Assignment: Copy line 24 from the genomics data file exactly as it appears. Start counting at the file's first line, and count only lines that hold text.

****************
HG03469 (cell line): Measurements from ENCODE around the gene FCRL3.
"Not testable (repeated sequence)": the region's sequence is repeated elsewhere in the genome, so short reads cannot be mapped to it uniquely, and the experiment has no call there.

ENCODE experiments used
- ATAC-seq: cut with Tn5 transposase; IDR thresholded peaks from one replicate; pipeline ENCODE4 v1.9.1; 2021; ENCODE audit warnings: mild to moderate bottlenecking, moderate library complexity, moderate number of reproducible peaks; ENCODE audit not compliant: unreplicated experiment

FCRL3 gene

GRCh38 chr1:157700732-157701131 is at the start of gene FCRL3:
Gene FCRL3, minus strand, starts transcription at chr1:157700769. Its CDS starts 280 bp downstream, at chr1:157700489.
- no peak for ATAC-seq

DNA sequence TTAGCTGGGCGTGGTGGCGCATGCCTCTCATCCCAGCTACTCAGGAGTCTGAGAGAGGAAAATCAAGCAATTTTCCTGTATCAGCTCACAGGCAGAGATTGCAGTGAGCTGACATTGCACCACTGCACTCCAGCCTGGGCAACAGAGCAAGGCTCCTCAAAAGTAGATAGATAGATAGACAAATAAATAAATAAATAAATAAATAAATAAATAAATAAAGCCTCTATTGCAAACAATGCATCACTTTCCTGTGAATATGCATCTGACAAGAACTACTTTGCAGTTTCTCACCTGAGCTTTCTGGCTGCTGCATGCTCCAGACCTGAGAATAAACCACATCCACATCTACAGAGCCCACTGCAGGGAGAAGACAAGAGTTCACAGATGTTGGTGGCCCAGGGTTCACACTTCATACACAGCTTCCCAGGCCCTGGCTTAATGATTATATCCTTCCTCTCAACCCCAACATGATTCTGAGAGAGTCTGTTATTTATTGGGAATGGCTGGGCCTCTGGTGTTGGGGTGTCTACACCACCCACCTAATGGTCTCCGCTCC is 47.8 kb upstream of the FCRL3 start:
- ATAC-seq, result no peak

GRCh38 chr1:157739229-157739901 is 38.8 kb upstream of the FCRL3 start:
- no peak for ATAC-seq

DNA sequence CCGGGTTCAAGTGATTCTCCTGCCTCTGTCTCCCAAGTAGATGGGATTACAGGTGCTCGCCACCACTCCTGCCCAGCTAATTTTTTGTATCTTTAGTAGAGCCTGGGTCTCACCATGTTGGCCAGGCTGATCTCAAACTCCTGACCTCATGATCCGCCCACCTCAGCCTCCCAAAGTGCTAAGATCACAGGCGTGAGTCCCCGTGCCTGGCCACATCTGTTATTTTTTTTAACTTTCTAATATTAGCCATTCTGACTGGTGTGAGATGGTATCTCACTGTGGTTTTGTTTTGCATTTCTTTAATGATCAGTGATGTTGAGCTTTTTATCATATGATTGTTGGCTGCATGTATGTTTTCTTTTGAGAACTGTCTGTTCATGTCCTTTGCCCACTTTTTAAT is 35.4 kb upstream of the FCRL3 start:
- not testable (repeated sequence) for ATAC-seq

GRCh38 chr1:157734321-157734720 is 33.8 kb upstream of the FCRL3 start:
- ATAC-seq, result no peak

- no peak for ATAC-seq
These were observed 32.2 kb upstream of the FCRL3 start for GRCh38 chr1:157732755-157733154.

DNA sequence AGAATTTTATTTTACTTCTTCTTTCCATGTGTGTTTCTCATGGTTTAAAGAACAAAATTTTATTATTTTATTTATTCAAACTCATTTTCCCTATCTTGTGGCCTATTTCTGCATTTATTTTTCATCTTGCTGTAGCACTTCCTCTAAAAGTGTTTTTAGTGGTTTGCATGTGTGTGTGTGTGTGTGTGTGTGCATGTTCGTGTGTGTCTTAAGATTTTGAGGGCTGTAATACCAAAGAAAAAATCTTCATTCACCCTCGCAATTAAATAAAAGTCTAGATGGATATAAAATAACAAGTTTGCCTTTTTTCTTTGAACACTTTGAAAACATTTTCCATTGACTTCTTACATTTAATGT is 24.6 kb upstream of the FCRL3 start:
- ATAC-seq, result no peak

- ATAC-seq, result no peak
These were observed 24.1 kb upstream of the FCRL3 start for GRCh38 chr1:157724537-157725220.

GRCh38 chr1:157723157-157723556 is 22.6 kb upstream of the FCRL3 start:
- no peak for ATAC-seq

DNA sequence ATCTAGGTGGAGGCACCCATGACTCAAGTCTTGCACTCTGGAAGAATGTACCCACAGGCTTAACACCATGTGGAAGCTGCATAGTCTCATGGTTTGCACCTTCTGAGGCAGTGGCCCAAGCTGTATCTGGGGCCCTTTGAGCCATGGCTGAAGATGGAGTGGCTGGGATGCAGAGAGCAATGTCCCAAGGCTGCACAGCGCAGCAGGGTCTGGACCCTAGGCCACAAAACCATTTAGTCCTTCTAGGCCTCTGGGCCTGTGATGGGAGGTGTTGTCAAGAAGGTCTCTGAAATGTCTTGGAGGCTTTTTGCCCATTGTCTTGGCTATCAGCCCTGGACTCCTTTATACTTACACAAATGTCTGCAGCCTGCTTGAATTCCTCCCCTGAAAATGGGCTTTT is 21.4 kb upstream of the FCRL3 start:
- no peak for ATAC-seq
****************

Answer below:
- no peak for ATAC-seq